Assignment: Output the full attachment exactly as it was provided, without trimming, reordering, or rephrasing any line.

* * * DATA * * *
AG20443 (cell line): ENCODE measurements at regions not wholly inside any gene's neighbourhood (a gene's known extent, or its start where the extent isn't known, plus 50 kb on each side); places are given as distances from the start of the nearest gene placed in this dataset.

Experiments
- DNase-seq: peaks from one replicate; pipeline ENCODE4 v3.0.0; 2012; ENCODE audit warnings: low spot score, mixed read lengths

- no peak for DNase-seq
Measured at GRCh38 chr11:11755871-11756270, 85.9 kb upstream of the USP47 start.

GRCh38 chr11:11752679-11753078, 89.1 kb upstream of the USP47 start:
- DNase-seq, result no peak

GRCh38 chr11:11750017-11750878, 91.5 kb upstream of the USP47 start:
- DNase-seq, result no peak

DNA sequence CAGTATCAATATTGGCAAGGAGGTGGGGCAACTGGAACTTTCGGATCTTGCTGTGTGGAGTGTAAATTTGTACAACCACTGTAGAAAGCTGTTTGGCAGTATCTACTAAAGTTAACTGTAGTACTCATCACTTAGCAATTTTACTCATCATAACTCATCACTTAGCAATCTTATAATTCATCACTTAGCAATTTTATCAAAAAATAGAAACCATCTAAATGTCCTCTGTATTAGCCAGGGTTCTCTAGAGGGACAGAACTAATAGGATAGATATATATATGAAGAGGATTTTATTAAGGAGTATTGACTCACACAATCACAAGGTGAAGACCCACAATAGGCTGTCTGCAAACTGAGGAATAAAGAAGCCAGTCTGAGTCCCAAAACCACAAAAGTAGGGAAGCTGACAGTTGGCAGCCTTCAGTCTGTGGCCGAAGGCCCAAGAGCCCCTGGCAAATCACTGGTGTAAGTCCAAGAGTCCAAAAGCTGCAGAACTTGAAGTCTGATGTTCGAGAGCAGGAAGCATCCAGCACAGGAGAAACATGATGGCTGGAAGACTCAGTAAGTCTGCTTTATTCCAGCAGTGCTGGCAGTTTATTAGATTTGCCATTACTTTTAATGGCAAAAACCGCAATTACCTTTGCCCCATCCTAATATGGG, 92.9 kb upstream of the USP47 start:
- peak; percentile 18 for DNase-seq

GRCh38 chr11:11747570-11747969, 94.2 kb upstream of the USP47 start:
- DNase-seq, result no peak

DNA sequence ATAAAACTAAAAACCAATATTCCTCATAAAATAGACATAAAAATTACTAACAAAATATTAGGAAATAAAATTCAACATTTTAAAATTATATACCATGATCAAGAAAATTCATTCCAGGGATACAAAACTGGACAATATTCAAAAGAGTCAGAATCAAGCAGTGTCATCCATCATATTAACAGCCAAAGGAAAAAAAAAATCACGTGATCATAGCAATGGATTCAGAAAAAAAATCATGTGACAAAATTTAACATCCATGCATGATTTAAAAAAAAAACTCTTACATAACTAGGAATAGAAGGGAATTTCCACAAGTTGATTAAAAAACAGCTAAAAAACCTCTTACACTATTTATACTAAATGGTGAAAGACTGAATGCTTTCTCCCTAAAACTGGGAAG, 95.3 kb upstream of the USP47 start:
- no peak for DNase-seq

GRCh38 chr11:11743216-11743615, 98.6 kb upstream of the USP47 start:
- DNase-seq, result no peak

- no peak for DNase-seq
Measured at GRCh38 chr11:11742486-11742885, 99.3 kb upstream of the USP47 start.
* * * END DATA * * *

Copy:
AG20443 (cell line): ENCODE measurements at regions not wholly inside any gene's neighbourhood (a gene's known extent, or its start where the extent isn't known, plus 50 kb on each side); places are given as distances from the start of the nearest gene placed in this dataset.

Experiments
- DNase-seq: peaks from one replicate; pipeline ENCODE4 v3.0.0; 2012; ENCODE audit warnings: low spot score, mixed read lengths

- no peak for DNase-seq
Measured at GRCh38 chr11:11755871-11756270, 85.9 kb upstream of the USP47 start.

GRCh38 chr11:11752679-11753078, 89.1 kb upstream of the USP47 start:
- DNase-seq, result no peak

GRCh38 chr11:11750017-11750878, 91.5 kb upstream of the USP47 start:
- DNase-seq, result no peak

DNA sequence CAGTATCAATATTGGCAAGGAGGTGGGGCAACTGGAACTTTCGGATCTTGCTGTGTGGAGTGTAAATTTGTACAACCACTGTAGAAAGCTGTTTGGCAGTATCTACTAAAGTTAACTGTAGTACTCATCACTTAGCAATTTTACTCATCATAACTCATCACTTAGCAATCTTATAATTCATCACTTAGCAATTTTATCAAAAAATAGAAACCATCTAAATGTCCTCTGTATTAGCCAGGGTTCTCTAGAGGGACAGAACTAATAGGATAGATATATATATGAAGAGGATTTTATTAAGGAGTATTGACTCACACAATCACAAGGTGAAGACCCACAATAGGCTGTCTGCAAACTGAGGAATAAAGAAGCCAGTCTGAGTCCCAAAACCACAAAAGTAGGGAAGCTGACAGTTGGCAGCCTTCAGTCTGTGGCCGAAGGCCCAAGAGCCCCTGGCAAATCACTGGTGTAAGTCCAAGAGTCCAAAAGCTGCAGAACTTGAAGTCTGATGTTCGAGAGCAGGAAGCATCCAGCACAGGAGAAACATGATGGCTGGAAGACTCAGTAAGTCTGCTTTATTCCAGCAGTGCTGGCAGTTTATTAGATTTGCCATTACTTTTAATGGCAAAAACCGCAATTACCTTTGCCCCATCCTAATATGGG, 92.9 kb upstream of the USP47 start:
- peak; percentile 18 for DNase-seq

GRCh38 chr11:11747570-11747969, 94.2 kb upstream of the USP47 start:
- DNase-seq, result no peak

DNA sequence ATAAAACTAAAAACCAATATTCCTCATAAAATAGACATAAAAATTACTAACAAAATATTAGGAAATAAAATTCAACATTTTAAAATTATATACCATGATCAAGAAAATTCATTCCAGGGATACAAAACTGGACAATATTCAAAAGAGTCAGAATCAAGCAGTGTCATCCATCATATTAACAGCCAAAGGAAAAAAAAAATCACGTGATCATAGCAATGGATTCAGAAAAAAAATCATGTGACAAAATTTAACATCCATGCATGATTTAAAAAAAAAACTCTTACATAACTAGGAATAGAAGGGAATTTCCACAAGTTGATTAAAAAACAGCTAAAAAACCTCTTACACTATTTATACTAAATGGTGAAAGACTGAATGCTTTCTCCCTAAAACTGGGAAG, 95.3 kb upstream of the USP47 start:
- no peak for DNase-seq

GRCh38 chr11:11743216-11743615, 98.6 kb upstream of the USP47 start:
- DNase-seq, result no peak

- no peak for DNase-seq
Measured at GRCh38 chr11:11742486-11742885, 99.3 kb upstream of the USP47 start.